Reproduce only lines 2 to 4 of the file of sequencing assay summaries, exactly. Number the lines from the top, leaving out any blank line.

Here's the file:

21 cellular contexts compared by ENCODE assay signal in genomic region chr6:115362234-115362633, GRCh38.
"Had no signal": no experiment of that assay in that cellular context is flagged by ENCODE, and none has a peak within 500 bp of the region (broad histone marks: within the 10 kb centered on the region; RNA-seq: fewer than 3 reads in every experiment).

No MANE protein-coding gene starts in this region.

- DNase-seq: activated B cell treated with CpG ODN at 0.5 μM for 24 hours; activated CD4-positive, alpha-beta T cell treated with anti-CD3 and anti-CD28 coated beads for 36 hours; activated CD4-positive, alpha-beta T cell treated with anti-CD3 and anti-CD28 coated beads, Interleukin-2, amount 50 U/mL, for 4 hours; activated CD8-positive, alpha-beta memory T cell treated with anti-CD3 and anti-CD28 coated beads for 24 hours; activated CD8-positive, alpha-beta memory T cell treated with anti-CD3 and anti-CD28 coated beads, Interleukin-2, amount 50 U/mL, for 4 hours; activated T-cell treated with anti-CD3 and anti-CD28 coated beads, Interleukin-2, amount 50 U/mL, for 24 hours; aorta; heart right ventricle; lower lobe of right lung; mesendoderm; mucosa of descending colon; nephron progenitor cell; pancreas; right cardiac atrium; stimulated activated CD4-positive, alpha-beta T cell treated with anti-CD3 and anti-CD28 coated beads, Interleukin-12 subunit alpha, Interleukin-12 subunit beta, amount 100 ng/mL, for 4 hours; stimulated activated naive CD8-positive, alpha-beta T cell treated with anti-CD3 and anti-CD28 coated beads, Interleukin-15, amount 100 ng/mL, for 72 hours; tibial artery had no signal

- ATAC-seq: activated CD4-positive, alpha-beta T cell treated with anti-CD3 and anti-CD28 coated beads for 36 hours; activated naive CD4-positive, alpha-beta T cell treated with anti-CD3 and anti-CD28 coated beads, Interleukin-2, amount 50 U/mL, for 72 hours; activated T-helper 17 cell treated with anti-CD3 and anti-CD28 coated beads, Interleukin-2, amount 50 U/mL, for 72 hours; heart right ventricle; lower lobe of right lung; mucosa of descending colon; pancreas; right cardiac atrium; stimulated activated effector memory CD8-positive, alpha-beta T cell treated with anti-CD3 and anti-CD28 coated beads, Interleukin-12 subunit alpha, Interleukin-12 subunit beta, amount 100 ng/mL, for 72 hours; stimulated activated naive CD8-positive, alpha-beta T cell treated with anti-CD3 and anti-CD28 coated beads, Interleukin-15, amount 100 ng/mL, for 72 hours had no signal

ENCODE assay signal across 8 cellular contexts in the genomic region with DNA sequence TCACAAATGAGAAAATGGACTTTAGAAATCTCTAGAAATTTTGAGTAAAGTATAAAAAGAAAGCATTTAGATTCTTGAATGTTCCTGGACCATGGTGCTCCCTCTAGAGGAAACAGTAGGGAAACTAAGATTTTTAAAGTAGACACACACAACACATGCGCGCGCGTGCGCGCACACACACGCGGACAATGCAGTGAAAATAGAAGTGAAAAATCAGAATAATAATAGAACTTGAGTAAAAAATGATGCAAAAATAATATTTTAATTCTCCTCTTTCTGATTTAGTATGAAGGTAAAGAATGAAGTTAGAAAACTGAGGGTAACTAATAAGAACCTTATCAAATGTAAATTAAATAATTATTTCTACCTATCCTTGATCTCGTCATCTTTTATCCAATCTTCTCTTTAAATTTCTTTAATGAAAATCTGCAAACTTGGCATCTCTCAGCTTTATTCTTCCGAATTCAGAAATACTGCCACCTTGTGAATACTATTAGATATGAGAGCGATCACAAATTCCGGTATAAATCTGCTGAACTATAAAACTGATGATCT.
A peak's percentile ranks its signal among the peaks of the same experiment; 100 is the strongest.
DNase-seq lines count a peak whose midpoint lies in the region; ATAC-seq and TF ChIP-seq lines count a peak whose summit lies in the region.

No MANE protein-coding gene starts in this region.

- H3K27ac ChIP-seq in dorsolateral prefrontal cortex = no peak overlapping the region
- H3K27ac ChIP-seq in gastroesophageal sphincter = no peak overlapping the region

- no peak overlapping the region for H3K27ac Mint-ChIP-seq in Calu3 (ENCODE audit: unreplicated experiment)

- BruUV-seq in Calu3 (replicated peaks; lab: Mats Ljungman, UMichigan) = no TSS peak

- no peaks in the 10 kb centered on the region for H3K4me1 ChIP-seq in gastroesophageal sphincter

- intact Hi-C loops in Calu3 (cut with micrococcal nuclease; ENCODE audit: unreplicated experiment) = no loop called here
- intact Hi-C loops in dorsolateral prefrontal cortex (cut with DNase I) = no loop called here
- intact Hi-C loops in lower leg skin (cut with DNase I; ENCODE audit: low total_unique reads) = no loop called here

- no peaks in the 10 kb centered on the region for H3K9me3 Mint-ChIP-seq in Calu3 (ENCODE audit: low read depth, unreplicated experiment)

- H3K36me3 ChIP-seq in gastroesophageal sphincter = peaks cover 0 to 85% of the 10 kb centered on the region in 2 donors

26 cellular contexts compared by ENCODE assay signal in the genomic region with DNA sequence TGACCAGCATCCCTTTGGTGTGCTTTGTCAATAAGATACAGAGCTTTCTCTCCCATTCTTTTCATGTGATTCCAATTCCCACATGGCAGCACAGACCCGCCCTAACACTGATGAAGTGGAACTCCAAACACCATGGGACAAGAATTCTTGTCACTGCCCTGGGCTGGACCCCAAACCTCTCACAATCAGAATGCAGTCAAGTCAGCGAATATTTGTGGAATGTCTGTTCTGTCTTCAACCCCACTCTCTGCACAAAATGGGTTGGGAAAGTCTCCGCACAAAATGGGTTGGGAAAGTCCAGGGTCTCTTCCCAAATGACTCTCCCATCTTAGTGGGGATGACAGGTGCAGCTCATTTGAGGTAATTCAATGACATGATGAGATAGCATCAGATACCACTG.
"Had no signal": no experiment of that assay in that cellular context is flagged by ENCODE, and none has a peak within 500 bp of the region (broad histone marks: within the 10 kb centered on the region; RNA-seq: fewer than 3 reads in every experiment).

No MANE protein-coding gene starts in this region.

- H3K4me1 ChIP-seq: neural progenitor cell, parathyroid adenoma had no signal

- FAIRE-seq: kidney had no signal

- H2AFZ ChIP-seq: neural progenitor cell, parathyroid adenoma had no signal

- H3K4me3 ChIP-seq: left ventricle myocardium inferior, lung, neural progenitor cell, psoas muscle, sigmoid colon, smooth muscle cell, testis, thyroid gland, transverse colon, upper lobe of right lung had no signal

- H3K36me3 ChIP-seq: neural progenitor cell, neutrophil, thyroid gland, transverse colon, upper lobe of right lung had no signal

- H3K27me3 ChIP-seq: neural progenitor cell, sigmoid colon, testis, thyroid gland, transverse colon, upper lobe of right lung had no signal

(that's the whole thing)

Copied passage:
"Had no signal": no experiment of that assay in that cellular context is flagged by ENCODE, and none has a peak within 500 bp of the region (broad histone marks: within the 10 kb centered on the region; RNA-seq: fewer than 3 reads in every experiment).

No MANE protein-coding gene starts in this region.

- DNase-seq: activated B cell treated with CpG ODN at 0.5 μM for 24 hours; activated CD4-positive, alpha-beta T cell treated with anti-CD3 and anti-CD28 coated beads for 36 hours; activated CD4-positive, alpha-beta T cell treated with anti-CD3 and anti-CD28 coated beads, Interleukin-2, amount 50 U/mL, for 4 hours; activated CD8-positive, alpha-beta memory T cell treated with anti-CD3 and anti-CD28 coated beads for 24 hours; activated CD8-positive, alpha-beta memory T cell treated with anti-CD3 and anti-CD28 coated beads, Interleukin-2, amount 50 U/mL, for 4 hours; activated T-cell treated with anti-CD3 and anti-CD28 coated beads, Interleukin-2, amount 50 U/mL, for 24 hours; aorta; heart right ventricle; lower lobe of right lung; mesendoderm; mucosa of descending colon; nephron progenitor cell; pancreas; right cardiac atrium; stimulated activated CD4-positive, alpha-beta T cell treated with anti-CD3 and anti-CD28 coated beads, Interleukin-12 subunit alpha, Interleukin-12 subunit beta, amount 100 ng/mL, for 4 hours; stimulated activated naive CD8-positive, alpha-beta T cell treated with anti-CD3 and anti-CD28 coated beads, Interleukin-15, amount 100 ng/mL, for 72 hours; tibial artery had no signal